Global Climate Change Digest: Main Page | Introduction | Archives | Calendar | Copy Policy | Abbreviations | Guide to Publishers

GCRIO Home ->arrow Library ->arrow Archives of the Global Climate Change Digest ->arrow May 1997 ->arrow PROFESSIONAL PUBLICATIONS... IMPACTS OF CLIMATE CHANGE: FORESTS AND ECOSYSTEMS Search

U.S. Global Change Research Information Office logo and link to home

Last Updated:
February 28, 2007

GCRIO Program Overview



Our extensive collection of documents.


Get Acrobat Reader

Privacy Policy

Global Climate Change DigestArchives of the
Global Climate Change Digest

A Guide to Information on Greenhouse Gases and Ozone Depletion
Published July 1988 through June 1999



Item #d97may48

"Climate Change and Forests in the Great Plains," D.S. Guertin, W.E. Easterling (Dept. Agric. Meteor., Univ. Nebraska, 236 Chase Hall, Lincoln NE 68583), J.R. Brandle, BioScience, 47(5), 287-295, May 1997.

In addition to having economic effects on the extensive agriculture of this region, climate change may also impact native plants and animals in these agroecosystems. Changes in agricultural strategies (e.g. increased crop irrigation) in response to climate change may amplify those impacts. Existing models of forest dynamics offer a valuable starting point even though woodlands are only a portion of Great Plains diversity. Deficiencies in large-scale physiological models or forest gap models have limitations as well. The authors propose a modeling framework that combines and extends features of existing gap models into a design that can address the spatial heterogeneity of this region.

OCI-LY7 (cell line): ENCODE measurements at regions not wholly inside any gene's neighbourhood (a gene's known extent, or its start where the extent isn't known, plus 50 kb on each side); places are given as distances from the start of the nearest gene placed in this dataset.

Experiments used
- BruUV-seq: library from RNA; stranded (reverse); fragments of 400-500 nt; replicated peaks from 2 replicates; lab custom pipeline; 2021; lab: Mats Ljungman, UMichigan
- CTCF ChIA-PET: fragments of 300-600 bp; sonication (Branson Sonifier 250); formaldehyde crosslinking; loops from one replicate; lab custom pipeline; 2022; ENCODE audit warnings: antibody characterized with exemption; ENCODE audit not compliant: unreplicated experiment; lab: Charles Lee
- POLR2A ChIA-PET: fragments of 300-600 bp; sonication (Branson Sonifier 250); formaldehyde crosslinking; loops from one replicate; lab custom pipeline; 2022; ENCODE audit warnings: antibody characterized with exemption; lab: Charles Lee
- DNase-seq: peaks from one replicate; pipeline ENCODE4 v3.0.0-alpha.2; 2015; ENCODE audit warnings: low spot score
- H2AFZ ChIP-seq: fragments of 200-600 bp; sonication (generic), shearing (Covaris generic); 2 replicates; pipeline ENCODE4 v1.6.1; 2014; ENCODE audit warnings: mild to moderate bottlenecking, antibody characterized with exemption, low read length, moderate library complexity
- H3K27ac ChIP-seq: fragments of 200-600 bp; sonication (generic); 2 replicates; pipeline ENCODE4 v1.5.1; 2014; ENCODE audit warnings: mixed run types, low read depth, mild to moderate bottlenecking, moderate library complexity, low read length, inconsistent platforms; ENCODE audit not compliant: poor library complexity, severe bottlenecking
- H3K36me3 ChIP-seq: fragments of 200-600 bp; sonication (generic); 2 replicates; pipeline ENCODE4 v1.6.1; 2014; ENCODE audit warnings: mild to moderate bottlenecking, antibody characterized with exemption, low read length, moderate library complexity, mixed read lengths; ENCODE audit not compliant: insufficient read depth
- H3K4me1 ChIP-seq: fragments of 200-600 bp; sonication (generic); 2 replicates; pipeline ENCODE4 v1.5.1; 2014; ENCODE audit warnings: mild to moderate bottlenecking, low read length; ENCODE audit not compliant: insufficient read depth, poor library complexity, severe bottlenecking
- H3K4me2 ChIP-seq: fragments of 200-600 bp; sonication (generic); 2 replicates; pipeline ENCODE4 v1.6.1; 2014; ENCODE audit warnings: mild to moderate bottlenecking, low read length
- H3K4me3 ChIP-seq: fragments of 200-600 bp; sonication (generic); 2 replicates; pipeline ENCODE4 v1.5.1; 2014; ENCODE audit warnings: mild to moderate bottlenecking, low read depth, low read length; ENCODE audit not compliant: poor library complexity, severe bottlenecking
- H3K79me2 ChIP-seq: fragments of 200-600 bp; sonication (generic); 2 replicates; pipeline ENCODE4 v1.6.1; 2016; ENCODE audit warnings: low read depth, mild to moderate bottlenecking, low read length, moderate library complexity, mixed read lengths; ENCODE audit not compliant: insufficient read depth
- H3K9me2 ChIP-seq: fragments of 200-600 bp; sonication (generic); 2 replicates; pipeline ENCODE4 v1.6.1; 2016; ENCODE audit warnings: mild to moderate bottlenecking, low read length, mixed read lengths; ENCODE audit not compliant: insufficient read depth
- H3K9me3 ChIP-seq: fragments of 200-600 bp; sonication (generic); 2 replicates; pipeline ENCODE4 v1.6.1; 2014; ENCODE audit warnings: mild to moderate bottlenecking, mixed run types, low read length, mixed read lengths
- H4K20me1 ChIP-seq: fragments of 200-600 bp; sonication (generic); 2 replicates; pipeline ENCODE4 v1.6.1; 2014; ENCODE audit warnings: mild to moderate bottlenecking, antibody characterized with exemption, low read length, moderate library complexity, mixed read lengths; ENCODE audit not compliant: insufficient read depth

Item #d97may49

"Time Lags and Novel Ecosystems in Response to Transient Climatic Change in Arctic Alaska," F.S. Chapin III (Dept. Integrative Biol., Univ. California, Berkeley CA 94720; e-mail:, A.M. Starfield, Clim. Change, 35(4), 449-461, Apr. 1997.

Estimates the future rate of advance of the Arctic treeline in response to transient changes in temperature, precipitation and fire. Finds a 150-250 year time lag in forestation of Alaskan tundra following climatic warming, and suggests that, with rapid warming under dry conditions, there would be development of boreal grassland steppe. The time lag and grassland development would delay the positive feedback of vegetation change to climate change.

Item #d97may50

Two related items in Nature, 385(6617), Feb. 13, 1997:

"An Oblique Slant on Deep-Sea Biodiversity," M.A. Rex (Dept. Biol., Univ. Massachusetts, 100 Morrissey Blvd., Boston MA 02125), 577-578. Just 30 years ago, the discovery of surprisingly high species diversity in the deep sea inspired a period of intense ecological research there. The following study shows that the deep seas are not immune from large-scale shifts in climate.